Atlantis and Baha Mar resort to serve as vaccination sites
Vaccine hesitancy among healthcare workers still a concern as “more non-healthcare workers are being vaccinated”
NASSAU, BAHAMAS — The government is aiming to have 80 percent of Bahamians and residents vaccinated to achieve herd immunity, according to Chief Medical Officer Dr Pearl McMillan.
As she gave an update on the current situation of cases and vaccinations in the country, McMillan urged Bahamians to continue to follow mitigation protocols and opt to get vaccinated.
“Things that can wait should wait,” she said.
“Vaccinations have started, but until we get the critical number of about 80 percent of Bahamians vaccinated, the only way to slow the spread of this virus remains to avoid close contact with people, wearing masks and sanitizing.”
The CMO noted that “the intent is for us to move in the direction to vaccinate enough persons for herd immunity and that would be around 80 percent”.
Just over 10,000 people have been vaccinated in The Bahamas to date.
McMillan noted that approximately 60 percent of vaccine recipients have been ages 60 and older, and more women than men have been inoculated.
“More non-healthcare workers are being vaccinated when compared to healthcare workers,” she said.
“In early 2021, the Ministry of Health conducted a vaccination hesitancy survey among healthcare workers.
“The results were similar to this real-world experience and though they are not surprising, the ministry hopes that healthcare workers will sign up and show up for COVID-19 vaccinations.”
The CMO added that healthcare workers must continue to lead the charge on these important healthcare matters.
As of April 4, there were 69 individuals, or less than one percent, who reported one or more side effects after being vaccinated, including fatigue, nausea, headache, fever, chills and muscle pain.
Symptoms of a flu-like illness can be expected and are generally resolved within a few days, according to the Pan American Health Organization (PAHO) and World Health Organization (WHO).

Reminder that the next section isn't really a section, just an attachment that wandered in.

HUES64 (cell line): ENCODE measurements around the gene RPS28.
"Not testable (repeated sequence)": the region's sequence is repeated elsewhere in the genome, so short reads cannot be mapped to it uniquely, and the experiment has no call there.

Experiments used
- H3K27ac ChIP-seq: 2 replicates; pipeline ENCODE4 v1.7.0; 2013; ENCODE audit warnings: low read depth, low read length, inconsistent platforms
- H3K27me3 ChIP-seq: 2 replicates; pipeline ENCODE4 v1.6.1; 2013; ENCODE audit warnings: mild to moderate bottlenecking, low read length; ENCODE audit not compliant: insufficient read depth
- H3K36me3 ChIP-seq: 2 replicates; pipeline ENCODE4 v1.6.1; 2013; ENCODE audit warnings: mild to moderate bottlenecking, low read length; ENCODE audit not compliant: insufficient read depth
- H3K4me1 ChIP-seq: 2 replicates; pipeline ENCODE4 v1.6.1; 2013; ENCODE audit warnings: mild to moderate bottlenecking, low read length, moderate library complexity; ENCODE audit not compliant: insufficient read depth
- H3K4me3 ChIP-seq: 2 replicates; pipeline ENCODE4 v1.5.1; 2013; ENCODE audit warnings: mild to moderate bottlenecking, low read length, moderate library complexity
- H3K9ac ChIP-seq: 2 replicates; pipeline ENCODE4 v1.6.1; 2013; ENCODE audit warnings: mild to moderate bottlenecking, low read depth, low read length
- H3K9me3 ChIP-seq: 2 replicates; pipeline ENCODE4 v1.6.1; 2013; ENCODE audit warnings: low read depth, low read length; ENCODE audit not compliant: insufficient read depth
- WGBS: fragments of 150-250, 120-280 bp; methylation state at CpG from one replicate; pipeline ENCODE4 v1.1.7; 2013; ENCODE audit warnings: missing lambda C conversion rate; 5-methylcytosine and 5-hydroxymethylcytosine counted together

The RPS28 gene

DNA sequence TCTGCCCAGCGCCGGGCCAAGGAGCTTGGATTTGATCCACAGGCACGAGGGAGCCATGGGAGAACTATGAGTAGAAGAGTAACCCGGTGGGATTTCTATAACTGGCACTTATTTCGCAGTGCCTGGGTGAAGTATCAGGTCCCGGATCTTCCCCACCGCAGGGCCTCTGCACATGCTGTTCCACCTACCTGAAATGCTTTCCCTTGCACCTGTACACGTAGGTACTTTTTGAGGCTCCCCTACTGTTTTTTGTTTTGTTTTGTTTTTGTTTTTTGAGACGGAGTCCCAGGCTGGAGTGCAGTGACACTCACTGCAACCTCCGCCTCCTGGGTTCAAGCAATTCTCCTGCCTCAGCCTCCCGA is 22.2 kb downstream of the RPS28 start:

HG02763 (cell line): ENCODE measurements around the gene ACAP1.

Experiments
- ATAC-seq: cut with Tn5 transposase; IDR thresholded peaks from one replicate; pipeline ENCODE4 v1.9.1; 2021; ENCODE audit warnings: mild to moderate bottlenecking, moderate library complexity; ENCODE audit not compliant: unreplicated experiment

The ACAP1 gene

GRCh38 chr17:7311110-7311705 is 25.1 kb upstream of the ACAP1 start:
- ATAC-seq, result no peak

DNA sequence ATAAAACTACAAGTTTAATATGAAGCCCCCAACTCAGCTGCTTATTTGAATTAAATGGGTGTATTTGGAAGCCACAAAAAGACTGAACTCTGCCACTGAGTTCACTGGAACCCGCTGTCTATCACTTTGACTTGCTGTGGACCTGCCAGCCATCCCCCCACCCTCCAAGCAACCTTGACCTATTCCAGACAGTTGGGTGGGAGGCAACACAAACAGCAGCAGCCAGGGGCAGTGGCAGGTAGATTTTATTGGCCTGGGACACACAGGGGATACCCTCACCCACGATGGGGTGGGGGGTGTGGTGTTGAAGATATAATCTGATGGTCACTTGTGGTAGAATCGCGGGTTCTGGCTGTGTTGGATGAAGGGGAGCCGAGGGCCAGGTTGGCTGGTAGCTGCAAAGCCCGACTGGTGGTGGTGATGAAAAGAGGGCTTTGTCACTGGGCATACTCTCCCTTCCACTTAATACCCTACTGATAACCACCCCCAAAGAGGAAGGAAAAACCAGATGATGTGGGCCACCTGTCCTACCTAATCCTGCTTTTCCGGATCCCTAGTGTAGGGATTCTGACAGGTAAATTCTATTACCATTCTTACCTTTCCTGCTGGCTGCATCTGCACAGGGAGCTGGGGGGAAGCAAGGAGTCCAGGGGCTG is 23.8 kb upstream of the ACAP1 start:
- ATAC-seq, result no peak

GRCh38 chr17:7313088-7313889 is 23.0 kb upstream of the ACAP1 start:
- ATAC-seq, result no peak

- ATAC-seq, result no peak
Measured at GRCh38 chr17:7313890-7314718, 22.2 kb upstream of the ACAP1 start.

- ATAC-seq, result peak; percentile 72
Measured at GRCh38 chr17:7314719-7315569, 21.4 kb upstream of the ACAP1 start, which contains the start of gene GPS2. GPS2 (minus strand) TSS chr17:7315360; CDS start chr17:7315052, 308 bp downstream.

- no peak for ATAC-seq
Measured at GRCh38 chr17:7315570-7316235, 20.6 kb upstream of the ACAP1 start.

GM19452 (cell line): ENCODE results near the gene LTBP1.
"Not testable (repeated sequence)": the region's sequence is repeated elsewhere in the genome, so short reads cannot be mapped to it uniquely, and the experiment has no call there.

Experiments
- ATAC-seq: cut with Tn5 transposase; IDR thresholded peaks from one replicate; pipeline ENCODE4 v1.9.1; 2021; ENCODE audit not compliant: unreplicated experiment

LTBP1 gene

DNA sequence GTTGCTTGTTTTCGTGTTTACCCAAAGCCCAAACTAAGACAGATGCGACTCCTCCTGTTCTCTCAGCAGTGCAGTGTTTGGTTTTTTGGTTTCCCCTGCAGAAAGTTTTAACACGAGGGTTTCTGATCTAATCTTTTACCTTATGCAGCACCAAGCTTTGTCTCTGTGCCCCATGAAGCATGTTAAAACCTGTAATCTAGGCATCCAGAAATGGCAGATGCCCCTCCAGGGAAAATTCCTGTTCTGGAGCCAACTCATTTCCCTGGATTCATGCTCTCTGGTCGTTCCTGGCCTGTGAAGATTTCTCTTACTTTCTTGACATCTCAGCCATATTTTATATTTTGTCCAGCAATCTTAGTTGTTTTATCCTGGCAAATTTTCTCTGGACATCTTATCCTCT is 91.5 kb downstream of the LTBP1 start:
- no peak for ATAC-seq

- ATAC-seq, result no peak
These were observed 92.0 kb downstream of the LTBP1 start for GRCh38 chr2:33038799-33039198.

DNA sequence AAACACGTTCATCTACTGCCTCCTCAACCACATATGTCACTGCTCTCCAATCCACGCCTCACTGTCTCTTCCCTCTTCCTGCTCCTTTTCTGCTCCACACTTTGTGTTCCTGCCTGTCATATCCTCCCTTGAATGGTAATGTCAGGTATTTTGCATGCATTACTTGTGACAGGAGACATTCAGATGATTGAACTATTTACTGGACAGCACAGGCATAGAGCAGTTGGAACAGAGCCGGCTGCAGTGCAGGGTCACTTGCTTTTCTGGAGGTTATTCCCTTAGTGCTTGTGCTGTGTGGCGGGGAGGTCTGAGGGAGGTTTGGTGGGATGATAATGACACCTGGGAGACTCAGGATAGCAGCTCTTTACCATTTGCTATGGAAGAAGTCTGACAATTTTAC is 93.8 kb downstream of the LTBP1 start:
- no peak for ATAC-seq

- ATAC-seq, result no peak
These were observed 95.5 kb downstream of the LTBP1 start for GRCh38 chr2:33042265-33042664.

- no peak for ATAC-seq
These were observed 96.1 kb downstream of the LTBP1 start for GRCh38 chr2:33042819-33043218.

“All of the events analyzed were classified as non-serious and mild,” McMillan said.
“…In this period, there has been no report of any case of anaphylaxis (a severe allergic reaction). There have been no reports involving post-vaccination hospitalization or deaths.”
Vaccinations resumed yesterday after the Easter holidays at Loyola Hall and Church of God, East Street, on New Providence, and at the Susan J Wallace Community Centre on Grand Bahama.
Additional vaccination sites will open on New Providence this week, including the Kendal G L Isaacs Gymnasium and the Atlantis and Baha Mar resorts, which will be used exclusively for hospitality workers.
Currently, vaccinations are open to healthcare workers; individuals 60 years of age and older; staff of uniformed branches; teachers and staff of schools; homebound, physically challenged residents; and students and athletes studying or competing abroad.
Hospitality workers include hotel and resort employees, public transportation workers, Lynden Pindling International Airport workers, Nassau Airport Development Company workers, Nassau Cruise Port workers, straw market vendors, port and beach vendors and tour operators.
A valid work ID indicating proof of occupation and/or proof of age is required at the vaccination centers.
In a letter to its employees, Atlantis advised that it will have two inoculation sites on the property, including the Prince of Wales and Crown Ballrooms in the Beach Tower.
“While not mandatory for Atlantis employees to be vaccinated, we encourage our team members to participate in inoculation as it will provide another layer of protection against this deadly virus,” the letter read.
“The global effort to vaccinate all will support The Bahamas and our tourism industry in regaining a level of normalcy.”